Time to talk
During the last four years, beginning in April 2009, Barbados has accumulated a debt of $150 million to the University of the West Indies. Apparently, for the first time since the establishment of the Cave Hill Campus, the country has repeatedly fallen short in meeting its financial obligations of covering the tuition fees and economic costs of Barbadian students of the UWI.
Against the background of the consequential financial challenges facing the UWI, Vice-Chancellor of the University of the West Indies, Professor E. Nigel Harris noted that there should be a national bipartisan discussion [in Barbados] about the long-term funding of Cave Hill [UWI].
I happen to agree with him. In fact, as far back as 2005, I have been of the view that universal access to “free” tertiary education and health care will become more and more unsustainable as Barbados marches into the future. Continued access to tertiary education and health care is critical to our national development but it is only a matter of time before those who benefit directly from this social infrastructure will be asked to pay a share of the economic costs at the point of delivery.
Some of you may recall that a few years ago, former Prime Minister Owen Arthur supported UWI’s controversial hike in the amenities fees which Barbadian students at the Cave Hill Campus were forced to pay towards the infrastructural development of the campus (among other things). Barbadian students protested against the fee hike which represented at least a 30 per cent increase in their annual out of pocket registration costs. They did so because they considered the hike to be discriminatory (as the increase applied to Barbadian students only), unaffordable for some students, and too significant an increase (it was felt that the increase should have been incremental, much lower or both).
That development signalled clearly, that even in a more favourable economic environment, Barbados was unable to shoulder the entire cost of expanding the Cave Hill campus or increasing access to tertiary education in Barbados. I do not agree with that approach.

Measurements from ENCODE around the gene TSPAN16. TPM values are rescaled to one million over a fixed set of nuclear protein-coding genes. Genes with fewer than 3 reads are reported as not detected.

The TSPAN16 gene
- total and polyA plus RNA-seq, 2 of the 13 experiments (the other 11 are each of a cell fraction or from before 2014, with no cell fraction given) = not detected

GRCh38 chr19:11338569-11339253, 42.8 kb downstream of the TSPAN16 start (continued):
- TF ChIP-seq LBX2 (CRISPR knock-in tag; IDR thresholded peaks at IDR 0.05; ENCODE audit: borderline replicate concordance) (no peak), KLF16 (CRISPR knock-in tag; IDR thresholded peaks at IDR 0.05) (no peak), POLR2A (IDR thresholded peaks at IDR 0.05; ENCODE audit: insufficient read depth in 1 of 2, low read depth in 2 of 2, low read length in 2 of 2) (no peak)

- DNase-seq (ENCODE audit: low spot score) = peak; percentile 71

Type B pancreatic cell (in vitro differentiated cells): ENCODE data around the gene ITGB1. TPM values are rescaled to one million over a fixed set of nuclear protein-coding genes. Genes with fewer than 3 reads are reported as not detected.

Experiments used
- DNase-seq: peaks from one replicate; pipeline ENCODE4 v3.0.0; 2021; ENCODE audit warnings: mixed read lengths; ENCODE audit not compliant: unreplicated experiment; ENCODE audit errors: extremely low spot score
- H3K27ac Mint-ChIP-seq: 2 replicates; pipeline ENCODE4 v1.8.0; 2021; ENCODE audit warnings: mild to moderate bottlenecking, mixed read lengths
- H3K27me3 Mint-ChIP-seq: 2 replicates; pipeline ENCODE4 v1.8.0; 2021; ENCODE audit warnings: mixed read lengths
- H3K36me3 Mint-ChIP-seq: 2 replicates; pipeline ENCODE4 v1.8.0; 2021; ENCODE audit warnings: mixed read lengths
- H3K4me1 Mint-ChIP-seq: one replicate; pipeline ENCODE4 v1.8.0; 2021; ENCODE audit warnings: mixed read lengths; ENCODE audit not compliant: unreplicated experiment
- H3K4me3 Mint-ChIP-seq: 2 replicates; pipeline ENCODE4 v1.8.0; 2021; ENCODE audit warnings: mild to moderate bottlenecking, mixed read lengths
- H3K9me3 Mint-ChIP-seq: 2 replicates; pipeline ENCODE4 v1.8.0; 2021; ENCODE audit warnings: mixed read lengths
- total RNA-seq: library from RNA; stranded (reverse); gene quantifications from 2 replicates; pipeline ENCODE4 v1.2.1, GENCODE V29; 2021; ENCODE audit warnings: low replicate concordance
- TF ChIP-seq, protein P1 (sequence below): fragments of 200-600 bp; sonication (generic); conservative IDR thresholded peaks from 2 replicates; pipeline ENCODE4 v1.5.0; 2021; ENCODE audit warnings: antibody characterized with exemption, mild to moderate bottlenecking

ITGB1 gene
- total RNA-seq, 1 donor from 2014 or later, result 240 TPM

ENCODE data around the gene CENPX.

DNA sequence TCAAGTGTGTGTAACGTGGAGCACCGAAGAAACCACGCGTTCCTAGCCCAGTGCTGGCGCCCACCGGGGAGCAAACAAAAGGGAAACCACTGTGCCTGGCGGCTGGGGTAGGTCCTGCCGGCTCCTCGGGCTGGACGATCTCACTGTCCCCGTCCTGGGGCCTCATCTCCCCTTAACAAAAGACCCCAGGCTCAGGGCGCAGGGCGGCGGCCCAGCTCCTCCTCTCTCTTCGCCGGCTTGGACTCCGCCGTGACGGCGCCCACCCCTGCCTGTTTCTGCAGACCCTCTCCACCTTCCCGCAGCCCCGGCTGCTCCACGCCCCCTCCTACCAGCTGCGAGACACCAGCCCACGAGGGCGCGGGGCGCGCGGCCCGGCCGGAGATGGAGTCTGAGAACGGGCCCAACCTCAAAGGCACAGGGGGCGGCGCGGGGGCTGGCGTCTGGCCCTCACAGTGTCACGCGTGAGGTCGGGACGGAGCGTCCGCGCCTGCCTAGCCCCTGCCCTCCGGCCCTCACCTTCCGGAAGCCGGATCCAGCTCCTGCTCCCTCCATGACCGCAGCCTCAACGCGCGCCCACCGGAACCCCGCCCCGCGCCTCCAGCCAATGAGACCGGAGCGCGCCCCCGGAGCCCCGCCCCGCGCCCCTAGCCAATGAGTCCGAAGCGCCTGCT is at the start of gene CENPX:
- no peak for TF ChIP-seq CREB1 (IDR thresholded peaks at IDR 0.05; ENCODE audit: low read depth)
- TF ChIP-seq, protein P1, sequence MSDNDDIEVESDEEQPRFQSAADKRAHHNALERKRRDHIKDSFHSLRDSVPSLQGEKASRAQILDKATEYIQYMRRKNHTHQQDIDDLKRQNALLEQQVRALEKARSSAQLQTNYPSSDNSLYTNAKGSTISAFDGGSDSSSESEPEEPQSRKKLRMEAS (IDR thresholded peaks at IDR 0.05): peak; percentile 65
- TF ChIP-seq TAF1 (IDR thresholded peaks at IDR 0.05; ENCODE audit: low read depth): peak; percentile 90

Over the past ten years, the Cave Hill campus has increased the student amenities fee by over 65 per cent. It is my understanding that during the past year, Sir Hilary, principal of the Cave Hill Campus, has advocated another increase. I certainly do not agree with such an upward march of registration fees to supplement Cave Hill’s infrastructural expansion.
My own view is that tuition should cover the economic costs of a student’s university education. If it is necessary for graduates to bear some of those costs, let us have that discussion. The necessary concessionary loan arrangements can be put in place to ensure that university graduates contribute to their education after graduation.
Currently, Barbadian students pay annual fees of $970 inclusive of an amenities fee of $820 per annum. Though this figure is relatively small compared to the costs borne by the taxpayers for the university education of Barbadians, poor families may find it too heavy a burden to bear.
There is no doubt that there has been an element of unbridled (some may say indiscriminate) growth in Barbadian student enrolment at Cave Hill campus. There has also been an attendant increase in dropout rates and protracted enrollment. The net result has been higher costs to the Government and taxpayer, an understaffed faculty, poor accommodation of part-time students and unsatisfactory academic outcomes. That is why I agree with the Freundel Stuart Administration’s 2012 Budget proposals which are intended to reduce enrollment durations, ensure high matriculation standards, reduce the per student economic and tuition costs of tertiary education and ultimately improve the quality of education and increase access.